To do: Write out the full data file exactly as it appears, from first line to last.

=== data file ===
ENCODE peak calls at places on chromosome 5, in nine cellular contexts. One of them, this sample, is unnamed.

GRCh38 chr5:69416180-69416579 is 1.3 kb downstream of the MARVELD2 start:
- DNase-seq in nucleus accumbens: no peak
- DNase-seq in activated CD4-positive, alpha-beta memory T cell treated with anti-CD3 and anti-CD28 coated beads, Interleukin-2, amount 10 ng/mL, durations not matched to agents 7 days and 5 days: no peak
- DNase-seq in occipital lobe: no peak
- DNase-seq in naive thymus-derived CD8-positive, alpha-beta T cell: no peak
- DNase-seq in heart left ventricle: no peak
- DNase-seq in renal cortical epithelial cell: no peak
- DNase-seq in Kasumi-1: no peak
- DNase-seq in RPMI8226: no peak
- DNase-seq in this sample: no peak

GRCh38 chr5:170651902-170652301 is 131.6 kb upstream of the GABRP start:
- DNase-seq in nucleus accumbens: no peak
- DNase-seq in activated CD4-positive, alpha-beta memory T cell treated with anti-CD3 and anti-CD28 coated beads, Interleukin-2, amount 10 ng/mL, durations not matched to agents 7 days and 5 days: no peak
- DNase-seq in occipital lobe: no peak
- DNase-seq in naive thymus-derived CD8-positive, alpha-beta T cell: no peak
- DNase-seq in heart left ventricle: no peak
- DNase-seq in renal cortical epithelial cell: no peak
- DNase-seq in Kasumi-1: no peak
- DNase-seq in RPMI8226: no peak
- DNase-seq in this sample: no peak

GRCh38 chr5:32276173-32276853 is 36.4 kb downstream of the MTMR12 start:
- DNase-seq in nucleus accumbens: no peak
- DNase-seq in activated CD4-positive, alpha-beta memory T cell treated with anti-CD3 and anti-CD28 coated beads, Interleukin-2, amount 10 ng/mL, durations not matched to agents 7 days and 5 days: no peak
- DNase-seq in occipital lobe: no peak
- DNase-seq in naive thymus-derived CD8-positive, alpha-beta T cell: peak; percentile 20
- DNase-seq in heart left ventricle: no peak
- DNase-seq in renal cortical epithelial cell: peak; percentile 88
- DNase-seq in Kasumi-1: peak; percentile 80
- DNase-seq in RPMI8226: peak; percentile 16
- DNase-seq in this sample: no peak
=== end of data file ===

ENCODE peak calls at places on chromosome 5, in nine cellular contexts. One of them, this sample, is unnamed.

GRCh38 chr5:69416180-69416579 is 1.3 kb downstream of the MARVELD2 start:
- DNase-seq in nucleus accumbens: no peak
- DNase-seq in activated CD4-positive, alpha-beta memory T cell treated with anti-CD3 and anti-CD28 coated beads, Interleukin-2, amount 10 ng/mL, durations not matched to agents 7 days and 5 days: no peak
- DNase-seq in occipital lobe: no peak
- DNase-seq in naive thymus-derived CD8-positive, alpha-beta T cell: no peak
- DNase-seq in heart left ventricle: no peak
- DNase-seq in renal cortical epithelial cell: no peak
- DNase-seq in Kasumi-1: no peak
- DNase-seq in RPMI8226: no peak
- DNase-seq in this sample: no peak

GRCh38 chr5:170651902-170652301 is 131.6 kb upstream of the GABRP start:
- DNase-seq in nucleus accumbens: no peak
- DNase-seq in activated CD4-positive, alpha-beta memory T cell treated with anti-CD3 and anti-CD28 coated beads, Interleukin-2, amount 10 ng/mL, durations not matched to agents 7 days and 5 days: no peak
- DNase-seq in occipital lobe: no peak
- DNase-seq in naive thymus-derived CD8-positive, alpha-beta T cell: no peak
- DNase-seq in heart left ventricle: no peak
- DNase-seq in renal cortical epithelial cell: no peak
- DNase-seq in Kasumi-1: no peak
- DNase-seq in RPMI8226: no peak
- DNase-seq in this sample: no peak

GRCh38 chr5:32276173-32276853 is 36.4 kb downstream of the MTMR12 start:
- DNase-seq in nucleus accumbens: no peak
- DNase-seq in activated CD4-positive, alpha-beta memory T cell treated with anti-CD3 and anti-CD28 coated beads, Interleukin-2, amount 10 ng/mL, durations not matched to agents 7 days and 5 days: no peak
- DNase-seq in occipital lobe: no peak
- DNase-seq in naive thymus-derived CD8-positive, alpha-beta T cell: peak; percentile 20
- DNase-seq in heart left ventricle: no peak
- DNase-seq in renal cortical epithelial cell: peak; percentile 88
- DNase-seq in Kasumi-1: peak; percentile 80
- DNase-seq in RPMI8226: peak; percentile 16
- DNase-seq in this sample: no peak